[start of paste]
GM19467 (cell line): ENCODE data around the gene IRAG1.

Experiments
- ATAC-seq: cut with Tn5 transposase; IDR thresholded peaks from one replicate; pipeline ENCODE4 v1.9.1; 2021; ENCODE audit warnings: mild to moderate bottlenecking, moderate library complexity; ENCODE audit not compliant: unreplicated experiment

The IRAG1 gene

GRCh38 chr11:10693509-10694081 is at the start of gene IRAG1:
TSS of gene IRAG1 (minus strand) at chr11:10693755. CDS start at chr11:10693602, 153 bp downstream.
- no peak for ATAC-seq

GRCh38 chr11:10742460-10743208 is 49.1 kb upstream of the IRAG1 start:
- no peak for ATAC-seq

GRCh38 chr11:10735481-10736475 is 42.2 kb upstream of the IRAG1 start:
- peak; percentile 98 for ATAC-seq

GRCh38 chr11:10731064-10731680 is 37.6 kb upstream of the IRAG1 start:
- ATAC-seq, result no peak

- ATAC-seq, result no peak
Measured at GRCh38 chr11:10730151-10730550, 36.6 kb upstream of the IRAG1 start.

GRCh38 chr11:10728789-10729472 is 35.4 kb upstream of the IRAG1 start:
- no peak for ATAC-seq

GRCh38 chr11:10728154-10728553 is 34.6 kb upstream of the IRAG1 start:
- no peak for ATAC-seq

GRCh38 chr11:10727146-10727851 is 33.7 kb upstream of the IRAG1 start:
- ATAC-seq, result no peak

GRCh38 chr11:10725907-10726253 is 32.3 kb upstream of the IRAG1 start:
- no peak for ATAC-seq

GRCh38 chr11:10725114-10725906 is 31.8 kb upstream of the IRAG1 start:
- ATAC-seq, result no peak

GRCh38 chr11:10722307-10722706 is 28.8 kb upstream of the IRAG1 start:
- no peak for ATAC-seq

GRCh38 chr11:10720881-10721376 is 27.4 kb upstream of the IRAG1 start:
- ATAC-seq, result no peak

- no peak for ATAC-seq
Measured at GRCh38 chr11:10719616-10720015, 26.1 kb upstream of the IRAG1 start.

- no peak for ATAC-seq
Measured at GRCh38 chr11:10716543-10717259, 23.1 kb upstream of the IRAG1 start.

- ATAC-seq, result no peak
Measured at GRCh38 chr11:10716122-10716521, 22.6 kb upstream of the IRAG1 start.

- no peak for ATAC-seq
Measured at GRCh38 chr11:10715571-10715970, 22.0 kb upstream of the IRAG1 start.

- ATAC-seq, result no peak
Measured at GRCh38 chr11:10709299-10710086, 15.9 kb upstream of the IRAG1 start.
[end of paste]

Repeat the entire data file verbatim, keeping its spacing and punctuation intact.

GM19467 (cell line): ENCODE data around the gene IRAG1.

Experiments
- ATAC-seq: cut with Tn5 transposase; IDR thresholded peaks from one replicate; pipeline ENCODE4 v1.9.1; 2021; ENCODE audit warnings: mild to moderate bottlenecking, moderate library complexity; ENCODE audit not compliant: unreplicated experiment

The IRAG1 gene

GRCh38 chr11:10693509-10694081 is at the start of gene IRAG1:
TSS of gene IRAG1 (minus strand) at chr11:10693755. CDS start at chr11:10693602, 153 bp downstream.
- no peak for ATAC-seq

GRCh38 chr11:10742460-10743208 is 49.1 kb upstream of the IRAG1 start:
- no peak for ATAC-seq

GRCh38 chr11:10735481-10736475 is 42.2 kb upstream of the IRAG1 start:
- peak; percentile 98 for ATAC-seq

GRCh38 chr11:10731064-10731680 is 37.6 kb upstream of the IRAG1 start:
- ATAC-seq, result no peak

- ATAC-seq, result no peak
Measured at GRCh38 chr11:10730151-10730550, 36.6 kb upstream of the IRAG1 start.

GRCh38 chr11:10728789-10729472 is 35.4 kb upstream of the IRAG1 start:
- no peak for ATAC-seq

GRCh38 chr11:10728154-10728553 is 34.6 kb upstream of the IRAG1 start:
- no peak for ATAC-seq

GRCh38 chr11:10727146-10727851 is 33.7 kb upstream of the IRAG1 start:
- ATAC-seq, result no peak

GRCh38 chr11:10725907-10726253 is 32.3 kb upstream of the IRAG1 start:
- no peak for ATAC-seq

GRCh38 chr11:10725114-10725906 is 31.8 kb upstream of the IRAG1 start:
- ATAC-seq, result no peak

GRCh38 chr11:10722307-10722706 is 28.8 kb upstream of the IRAG1 start:
- no peak for ATAC-seq

GRCh38 chr11:10720881-10721376 is 27.4 kb upstream of the IRAG1 start:
- ATAC-seq, result no peak

- no peak for ATAC-seq
Measured at GRCh38 chr11:10719616-10720015, 26.1 kb upstream of the IRAG1 start.

- no peak for ATAC-seq
Measured at GRCh38 chr11:10716543-10717259, 23.1 kb upstream of the IRAG1 start.

- ATAC-seq, result no peak
Measured at GRCh38 chr11:10716122-10716521, 22.6 kb upstream of the IRAG1 start.

- no peak for ATAC-seq
Measured at GRCh38 chr11:10715571-10715970, 22.0 kb upstream of the IRAG1 start.

- ATAC-seq, result no peak
Measured at GRCh38 chr11:10709299-10710086, 15.9 kb upstream of the IRAG1 start.